In 2009 Pakistani schoolgirl Malala Yousafzai first spoke out against the austere manipulation of Sharia law, which had led to a Taliban edict banning girls’ education. She kept an anonymous blog for the BBC that recounted her struggle to continue attending school. Three years later, she was the target of an assassination.
She survived the point-blank shooting, but sustained permanent nerve damage to the left side of her face. The attack catapulted Malala to international recognition: her bravery was acknowledged in national awards, and she was presented a nomination for the Nobel Peace Prize. TIME Magazine named her one of the most influential people of 2013. Gordon Brown launched a petition for education under the slogan ‘I am Malala’, and one teenager’s voice became symbolic of a wider fight for freedom. Under the same heading, Malala’s recent biography displays a consciousness of her symbolic power, she writes: ‘When people talk about the way I was shot and what happened I think it’s the story of Malala, ‘a girl shot by the Taliban’; I don’t feel it’s a story about me at all.’
Malala’s sense of detachment from her own history shows how achieving iconic status entails a certain loss of identity. At sixteen years old she ceased to be an individual and has been immortalised as ‘a girl shot by the Taliban’. Her force as a symbol is out of her own control. Malala writes that she doesn’t want to be known as a victim of the Taliban but foremost as ‘the girl who stood up for education’. Yet continually she is misrepresented in the media. The story of ‘the girl who stood up for education’ has the potential to profoundly further her cause in the global arena, but her life and personal tragedy has instead been appropriated to advance prerogatives concerning ‘the War on Terror’. Despite global attention, Gordon Brown’s demands that no child be denied schooling by 2015 have had little impact. In Pakistan 5.1 million children still do not attend even primary school, though the constitution recognises it as every child’s basic right. Malala highlights the underlying danger of symbolic misdirection: ‘When I received prizes for my work at school I was happy as I had worked hard for them, but these prizes are different. I am grateful for them, but they only remind me how much work still needs to be done to achieve the goal of education for every boy and girl.’ The attempted assassination that brought Malala’s cause international awareness has turned her positive persona of a uniquely courageous schoolgirl into a trite political archetype, yet another victim of Islamic extremism.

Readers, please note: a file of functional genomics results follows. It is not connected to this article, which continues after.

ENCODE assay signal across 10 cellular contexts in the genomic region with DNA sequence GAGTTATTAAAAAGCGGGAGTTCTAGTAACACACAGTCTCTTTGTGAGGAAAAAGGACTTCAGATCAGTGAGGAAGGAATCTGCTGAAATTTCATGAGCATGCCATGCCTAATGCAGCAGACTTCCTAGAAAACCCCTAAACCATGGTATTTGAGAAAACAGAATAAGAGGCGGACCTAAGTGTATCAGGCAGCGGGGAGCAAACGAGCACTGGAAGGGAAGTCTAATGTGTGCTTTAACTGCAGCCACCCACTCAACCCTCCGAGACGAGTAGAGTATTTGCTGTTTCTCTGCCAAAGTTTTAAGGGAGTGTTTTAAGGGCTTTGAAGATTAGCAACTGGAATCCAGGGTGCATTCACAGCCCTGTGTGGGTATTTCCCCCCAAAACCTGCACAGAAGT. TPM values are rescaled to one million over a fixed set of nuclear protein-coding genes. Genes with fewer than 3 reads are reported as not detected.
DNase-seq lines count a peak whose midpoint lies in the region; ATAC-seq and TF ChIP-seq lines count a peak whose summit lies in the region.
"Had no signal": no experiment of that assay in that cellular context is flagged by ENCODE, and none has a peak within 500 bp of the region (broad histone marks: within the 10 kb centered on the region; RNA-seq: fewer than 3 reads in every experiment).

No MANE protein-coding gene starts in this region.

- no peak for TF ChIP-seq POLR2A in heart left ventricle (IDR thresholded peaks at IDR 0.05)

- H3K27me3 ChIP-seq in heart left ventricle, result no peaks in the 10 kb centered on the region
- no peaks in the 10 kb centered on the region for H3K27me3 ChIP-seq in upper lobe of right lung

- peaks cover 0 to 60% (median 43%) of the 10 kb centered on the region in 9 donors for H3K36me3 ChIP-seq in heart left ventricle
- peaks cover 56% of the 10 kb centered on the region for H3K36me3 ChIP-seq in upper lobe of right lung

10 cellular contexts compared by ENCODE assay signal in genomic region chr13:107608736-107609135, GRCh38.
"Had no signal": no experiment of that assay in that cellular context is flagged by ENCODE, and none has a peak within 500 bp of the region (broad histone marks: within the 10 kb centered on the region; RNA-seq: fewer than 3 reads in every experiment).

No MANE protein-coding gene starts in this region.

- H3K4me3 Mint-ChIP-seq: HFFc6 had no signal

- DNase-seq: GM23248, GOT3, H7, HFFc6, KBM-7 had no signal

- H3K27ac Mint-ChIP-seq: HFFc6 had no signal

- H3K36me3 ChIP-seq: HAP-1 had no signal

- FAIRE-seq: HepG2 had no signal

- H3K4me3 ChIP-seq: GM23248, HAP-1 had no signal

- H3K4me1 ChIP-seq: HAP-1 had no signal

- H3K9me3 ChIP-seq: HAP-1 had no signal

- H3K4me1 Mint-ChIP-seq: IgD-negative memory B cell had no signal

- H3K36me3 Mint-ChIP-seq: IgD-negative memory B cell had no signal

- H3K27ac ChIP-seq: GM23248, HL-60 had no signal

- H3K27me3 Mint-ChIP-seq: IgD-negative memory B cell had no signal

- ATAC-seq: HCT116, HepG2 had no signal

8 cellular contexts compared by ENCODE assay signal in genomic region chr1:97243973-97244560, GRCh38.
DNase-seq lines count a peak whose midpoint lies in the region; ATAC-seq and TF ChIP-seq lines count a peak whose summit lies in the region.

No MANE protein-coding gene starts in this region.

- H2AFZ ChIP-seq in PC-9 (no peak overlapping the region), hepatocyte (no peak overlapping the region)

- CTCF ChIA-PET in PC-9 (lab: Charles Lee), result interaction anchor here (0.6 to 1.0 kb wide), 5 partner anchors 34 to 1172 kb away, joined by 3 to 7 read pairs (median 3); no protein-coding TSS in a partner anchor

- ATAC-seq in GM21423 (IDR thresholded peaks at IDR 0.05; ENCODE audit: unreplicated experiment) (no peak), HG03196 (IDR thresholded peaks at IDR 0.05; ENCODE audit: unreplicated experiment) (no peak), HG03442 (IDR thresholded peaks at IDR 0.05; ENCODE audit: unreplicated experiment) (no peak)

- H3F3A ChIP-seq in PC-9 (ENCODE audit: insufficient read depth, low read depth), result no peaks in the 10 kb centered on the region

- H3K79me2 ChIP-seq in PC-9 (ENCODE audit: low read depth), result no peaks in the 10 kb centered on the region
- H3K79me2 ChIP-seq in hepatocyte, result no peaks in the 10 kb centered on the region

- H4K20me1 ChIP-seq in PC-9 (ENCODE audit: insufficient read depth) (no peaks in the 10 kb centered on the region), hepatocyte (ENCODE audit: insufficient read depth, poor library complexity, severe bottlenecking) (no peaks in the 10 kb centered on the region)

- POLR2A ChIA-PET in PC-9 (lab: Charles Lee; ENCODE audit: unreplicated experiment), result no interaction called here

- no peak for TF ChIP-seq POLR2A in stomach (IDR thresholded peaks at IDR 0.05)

Still, Malala’s case demonstrates how powerful youth protest can still be as a symbol transmitted all over the world. Visual symbols gain increasing importance in a digital age when they can reach an expansive public with great speed. Modern platforms of communication readily bypass government-allied mainstream media and state censorship in a way that is deeply threatening to traditional bodies of authority. In Pakistan, blogging allowed one twelve-year-old to share her perspective across thousands of cross-national virtual communities and become a symbol for the right to education.